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Duke Pediatrics to partner with Durham community to promote literacy

Tuesday, February 4, 2020
Literacy Week reading activity

From March 2 to 6, 2020, the Duke Department of Pediatrics will celebrate its second annual literacy week. The celebration coincides with National Read Across America Day on March 2 in recognition of Dr. Seuss's birthday. During this week, the department will host a variety of activities to encourage reading and a love of books, including visits and volunteer readers from the Durham County Public LibrariesDurham’s Partnership for ChildrenDurham Book HarvestDolly Parton’s Imagination Library and Reach Out and Read. Events will also include a Grand Rounds presentation on March 3 by John Hutton, MD, MS, a pediatrician and clinical researcher in the Division of General and Community Pediatrics and Director of the Reading Literacy Discovery Center at Cincinnati Children’s.

During this week, the department will also conduct a book drive to donate new and gently used books to the Durham Book Harvest. Bins will be available in various departmental offices and clinics for donation drop-off. Those who were planning on purchasing books to donate are asked to visit the Book Harvest website to learn more about the ‘Mirrors and Windows’ program designed to promote the sharing of books that portray all children of diverse backgrounds, languages, abilities, and perspectives, and including stories by and about people of color.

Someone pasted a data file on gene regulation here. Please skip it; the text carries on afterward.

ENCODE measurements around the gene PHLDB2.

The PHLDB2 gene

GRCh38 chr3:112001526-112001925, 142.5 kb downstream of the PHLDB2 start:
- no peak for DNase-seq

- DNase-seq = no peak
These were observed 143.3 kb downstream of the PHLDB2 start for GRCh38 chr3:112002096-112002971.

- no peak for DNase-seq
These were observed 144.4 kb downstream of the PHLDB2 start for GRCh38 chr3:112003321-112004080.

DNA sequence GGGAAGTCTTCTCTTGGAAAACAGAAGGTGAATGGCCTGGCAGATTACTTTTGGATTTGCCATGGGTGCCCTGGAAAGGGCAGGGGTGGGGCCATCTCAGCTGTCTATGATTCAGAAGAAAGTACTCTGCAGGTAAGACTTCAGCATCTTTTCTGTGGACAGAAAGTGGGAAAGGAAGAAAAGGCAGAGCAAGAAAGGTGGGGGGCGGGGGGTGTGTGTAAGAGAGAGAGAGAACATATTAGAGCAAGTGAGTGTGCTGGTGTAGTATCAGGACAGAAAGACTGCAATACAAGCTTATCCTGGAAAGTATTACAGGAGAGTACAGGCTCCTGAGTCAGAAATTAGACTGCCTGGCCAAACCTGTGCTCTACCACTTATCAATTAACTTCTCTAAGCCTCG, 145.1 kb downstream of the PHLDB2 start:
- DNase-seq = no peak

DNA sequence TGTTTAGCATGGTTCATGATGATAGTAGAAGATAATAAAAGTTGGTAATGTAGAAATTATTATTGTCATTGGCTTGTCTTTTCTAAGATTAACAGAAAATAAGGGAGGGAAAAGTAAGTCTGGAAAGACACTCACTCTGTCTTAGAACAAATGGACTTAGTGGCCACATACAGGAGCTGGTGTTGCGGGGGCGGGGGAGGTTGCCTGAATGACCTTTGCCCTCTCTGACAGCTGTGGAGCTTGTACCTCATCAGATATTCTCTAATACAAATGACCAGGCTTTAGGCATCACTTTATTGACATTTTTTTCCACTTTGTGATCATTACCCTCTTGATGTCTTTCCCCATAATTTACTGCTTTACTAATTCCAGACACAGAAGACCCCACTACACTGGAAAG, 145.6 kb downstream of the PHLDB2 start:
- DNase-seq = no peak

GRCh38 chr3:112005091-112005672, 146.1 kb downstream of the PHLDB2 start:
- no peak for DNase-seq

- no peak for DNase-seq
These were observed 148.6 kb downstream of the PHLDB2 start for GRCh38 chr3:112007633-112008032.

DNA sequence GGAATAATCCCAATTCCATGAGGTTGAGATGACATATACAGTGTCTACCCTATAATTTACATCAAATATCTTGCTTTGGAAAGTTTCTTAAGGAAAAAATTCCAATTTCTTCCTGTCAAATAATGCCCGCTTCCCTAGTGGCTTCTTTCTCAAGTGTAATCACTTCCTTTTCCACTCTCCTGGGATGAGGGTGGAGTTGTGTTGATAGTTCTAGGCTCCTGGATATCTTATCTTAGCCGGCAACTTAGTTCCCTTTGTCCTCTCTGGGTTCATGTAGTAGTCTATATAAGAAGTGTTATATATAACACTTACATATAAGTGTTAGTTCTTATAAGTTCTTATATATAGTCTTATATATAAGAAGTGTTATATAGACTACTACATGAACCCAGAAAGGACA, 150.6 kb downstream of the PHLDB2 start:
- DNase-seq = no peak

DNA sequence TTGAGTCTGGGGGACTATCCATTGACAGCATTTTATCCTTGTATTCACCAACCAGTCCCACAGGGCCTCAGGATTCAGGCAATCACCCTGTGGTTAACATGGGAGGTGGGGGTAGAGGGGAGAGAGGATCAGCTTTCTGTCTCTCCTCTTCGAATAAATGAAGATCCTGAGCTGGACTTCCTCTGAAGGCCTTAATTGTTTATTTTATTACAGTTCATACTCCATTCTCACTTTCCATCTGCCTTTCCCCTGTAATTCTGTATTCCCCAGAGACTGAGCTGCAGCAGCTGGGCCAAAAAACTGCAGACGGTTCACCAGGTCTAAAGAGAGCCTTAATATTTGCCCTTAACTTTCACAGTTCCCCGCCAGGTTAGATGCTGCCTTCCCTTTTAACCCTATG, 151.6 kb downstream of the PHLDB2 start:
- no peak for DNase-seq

Each division is encouraged to embrace this opportunity to showcase the importance of early language and literacy and to highlight community partnerships by organizing spirit week activities, such as organizing pot luck lunches, holding a door decorating competition or dressing up as favorite book characters, sports teams, and superheroes on designated days.

Reading is one of the most important things that we can do to help our children thrive.  --Elizabeth Erickson, MD

“Reading is one of the most important things that we can do to help our children thrive,” said Elizabeth Erickson, MD, a primary care pediatrician at Duke Children’s. “While many people believe that learning to read begins in school, we know that talking, reading and singing in the newborn period can predict how successful children are when they arrive in kindergarten. Outside of early childhood, books can help children see themselves and their experiences reflected back to them so that they can better understand themselves. Additionally, books can serve as windows into other cultures and worldviews to help children broaden their horizons.” 

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